Benny Carter – Swingin’ the ’20s

More Benny Carter

More Shelly Manne

More Swingin’ the ’20s


  • With a Triple Plus (A+++) shootout winning side two and a Double Plus (A++) side one, this copy took top honors in our recent shootout
  • These good sides are so much bigger and more open, with more bass and energy – the saxes and trumpets are immediate and lively
  • Mr. Earl Hines himself showed up, a man who knows this music like nobody’s business – Leroy Vinnegar and Shelly Manne round out the quartet
  • “Great musicians produce great results, and most of the LP’s tracks were done in one or two takes. The result is ‘a spontaneous, swinging record of what happened’ when Carter met Hines ‘for the first time. . . .'”

We finally built up enough copies of this great album to do a shootout, our first since 2012, which ought to tell you something about the used record market these days. This copy had most of the Tubey Magic of the originals we played, with all of the amazing clarity and freedom from distortion the later pressings are capable of reproducing — the best of both worlds.

Our Yellow Label Contemporary pressing in stereo of Benny Carter’s swingin’ jazz quartet is the very definition of a top jazz recording from the late ’50s mastered through a modern, very high quality cutting chain. There’s good extension on the top end, with TONS of what you might not expect: Tubey Magic and Richness. If that’s what you’re looking for, this copy has got it!

This Contemporary reissue from the ’70s, pre-OJC, is spacious, open, transparent, rich and sweet. Roy DuNann was the engineer for these sessions from 1958 in Contemporary’s glorious sounding studios. It’s yet another remarkable disc from the Golden Age of Vacuum Tube Recording Technology, with the added benefit of mastering using the more modern cutting equipment of the ’70s. (We are of course here referring to the good modern mastering of 30+ years ago, not the bad modern mastering of today.)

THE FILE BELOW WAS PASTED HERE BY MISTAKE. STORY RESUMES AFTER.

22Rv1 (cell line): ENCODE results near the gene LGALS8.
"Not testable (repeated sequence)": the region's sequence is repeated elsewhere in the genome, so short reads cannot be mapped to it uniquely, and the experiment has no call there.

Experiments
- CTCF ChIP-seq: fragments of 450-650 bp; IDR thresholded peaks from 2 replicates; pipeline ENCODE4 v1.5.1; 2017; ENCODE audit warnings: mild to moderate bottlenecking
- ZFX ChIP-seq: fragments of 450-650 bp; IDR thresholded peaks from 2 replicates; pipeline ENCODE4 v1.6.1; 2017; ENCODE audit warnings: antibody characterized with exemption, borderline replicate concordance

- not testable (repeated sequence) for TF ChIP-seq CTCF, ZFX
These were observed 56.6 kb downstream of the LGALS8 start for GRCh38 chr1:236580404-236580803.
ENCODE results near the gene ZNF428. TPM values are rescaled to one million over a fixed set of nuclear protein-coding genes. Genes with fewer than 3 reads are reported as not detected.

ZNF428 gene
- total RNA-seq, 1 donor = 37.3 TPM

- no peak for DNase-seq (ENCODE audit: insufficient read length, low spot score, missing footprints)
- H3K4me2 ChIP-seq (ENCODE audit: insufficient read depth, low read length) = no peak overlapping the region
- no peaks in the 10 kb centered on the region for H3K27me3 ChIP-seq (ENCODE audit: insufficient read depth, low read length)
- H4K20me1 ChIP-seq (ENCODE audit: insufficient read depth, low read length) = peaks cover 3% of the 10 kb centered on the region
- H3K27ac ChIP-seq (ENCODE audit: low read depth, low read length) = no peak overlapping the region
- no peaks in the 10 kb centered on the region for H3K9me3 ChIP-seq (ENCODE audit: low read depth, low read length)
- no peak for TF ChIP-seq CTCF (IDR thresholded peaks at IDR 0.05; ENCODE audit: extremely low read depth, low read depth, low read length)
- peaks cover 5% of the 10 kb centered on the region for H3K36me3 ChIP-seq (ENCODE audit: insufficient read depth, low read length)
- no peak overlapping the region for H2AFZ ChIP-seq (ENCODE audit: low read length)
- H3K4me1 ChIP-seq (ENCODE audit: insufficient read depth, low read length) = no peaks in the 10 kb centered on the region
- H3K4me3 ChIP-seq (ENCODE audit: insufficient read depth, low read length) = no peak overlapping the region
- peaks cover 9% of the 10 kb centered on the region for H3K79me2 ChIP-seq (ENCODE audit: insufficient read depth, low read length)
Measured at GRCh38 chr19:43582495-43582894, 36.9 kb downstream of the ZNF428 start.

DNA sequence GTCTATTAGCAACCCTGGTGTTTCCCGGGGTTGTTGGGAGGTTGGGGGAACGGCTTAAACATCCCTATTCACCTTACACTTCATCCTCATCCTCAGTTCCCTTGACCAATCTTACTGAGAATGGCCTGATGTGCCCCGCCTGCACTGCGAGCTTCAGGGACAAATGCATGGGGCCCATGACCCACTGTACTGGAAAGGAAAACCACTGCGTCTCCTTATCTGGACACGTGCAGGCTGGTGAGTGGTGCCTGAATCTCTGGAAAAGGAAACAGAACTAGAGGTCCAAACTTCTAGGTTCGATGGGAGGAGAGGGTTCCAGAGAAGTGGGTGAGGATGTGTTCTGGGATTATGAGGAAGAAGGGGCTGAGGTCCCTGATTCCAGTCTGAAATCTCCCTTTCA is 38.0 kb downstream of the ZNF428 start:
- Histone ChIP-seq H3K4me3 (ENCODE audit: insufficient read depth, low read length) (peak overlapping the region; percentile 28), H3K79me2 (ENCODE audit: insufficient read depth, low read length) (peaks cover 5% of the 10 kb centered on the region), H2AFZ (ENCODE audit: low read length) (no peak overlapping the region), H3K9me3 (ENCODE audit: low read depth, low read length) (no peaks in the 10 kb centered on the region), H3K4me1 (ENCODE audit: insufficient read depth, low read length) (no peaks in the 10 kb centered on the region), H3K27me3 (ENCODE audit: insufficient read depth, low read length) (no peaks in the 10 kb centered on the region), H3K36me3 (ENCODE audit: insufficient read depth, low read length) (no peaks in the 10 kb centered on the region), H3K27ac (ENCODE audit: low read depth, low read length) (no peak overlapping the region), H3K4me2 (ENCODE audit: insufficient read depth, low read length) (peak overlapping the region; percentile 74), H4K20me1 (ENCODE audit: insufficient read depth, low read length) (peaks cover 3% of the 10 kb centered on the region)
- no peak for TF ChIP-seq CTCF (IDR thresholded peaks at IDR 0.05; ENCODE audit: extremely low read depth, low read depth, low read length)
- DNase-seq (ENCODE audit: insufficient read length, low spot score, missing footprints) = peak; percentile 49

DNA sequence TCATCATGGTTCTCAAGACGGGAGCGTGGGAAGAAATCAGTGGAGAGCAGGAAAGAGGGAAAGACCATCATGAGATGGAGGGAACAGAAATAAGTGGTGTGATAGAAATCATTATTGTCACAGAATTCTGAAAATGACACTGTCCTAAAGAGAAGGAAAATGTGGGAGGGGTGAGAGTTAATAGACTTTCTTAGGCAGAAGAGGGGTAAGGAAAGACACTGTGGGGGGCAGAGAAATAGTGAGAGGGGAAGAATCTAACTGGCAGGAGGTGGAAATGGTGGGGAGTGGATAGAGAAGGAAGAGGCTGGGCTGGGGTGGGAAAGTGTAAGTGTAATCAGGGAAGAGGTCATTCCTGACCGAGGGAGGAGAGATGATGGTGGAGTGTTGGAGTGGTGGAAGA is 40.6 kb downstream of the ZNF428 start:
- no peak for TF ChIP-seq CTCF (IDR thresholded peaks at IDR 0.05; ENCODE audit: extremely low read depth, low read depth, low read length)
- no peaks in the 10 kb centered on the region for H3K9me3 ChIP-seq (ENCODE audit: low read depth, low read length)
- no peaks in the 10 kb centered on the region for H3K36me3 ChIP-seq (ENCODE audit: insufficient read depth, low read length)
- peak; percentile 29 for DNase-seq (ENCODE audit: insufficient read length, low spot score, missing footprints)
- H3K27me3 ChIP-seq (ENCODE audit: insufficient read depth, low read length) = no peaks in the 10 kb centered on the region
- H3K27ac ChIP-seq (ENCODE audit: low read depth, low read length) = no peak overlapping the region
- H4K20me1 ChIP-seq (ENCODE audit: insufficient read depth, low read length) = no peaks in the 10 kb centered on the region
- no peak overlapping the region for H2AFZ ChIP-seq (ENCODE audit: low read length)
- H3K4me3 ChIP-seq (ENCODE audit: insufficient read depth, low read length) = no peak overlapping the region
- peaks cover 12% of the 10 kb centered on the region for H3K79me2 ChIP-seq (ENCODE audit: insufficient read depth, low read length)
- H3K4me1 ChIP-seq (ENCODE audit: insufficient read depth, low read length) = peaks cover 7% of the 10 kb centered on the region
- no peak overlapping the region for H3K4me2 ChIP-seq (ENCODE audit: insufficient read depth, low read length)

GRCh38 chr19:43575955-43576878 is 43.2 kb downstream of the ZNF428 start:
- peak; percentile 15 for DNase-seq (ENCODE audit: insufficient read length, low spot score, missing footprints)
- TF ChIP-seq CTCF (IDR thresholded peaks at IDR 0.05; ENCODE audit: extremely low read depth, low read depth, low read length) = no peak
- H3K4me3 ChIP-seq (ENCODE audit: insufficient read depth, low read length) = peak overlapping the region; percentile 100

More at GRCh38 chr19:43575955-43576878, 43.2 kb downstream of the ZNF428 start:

The combination of old and new works wonders on this title as you will surely hear for yourself on both of these amazing sides.

We were impressed with the fact that this copy excelled in so many areas of reproduction. The illusion of disappearing speakers is one of the more attractive aspects of the sound here, pulling the listener into the space of the studio in an especially engrossing way.

What was odd about it — odd to most audiophiles but not necessarily to us — was how rich and Tubey Magical the reissue can be.

This leads me to think that most of the natural, full-bodied, smooth, sweet sound of the album is on the tape, and that all one has to do to get that vintage sound on to a record is simply to thread up the tape on a good machine and hit play.

The fact that nobody seems to be able to make a good sounding record these days tells me that in fact I’m wrong to think that such an approach would work. It just seems to me that somebody should be able to figure out how to do it. In our experience that is simply not the case today, and has not been for many years.

Muted Trumpet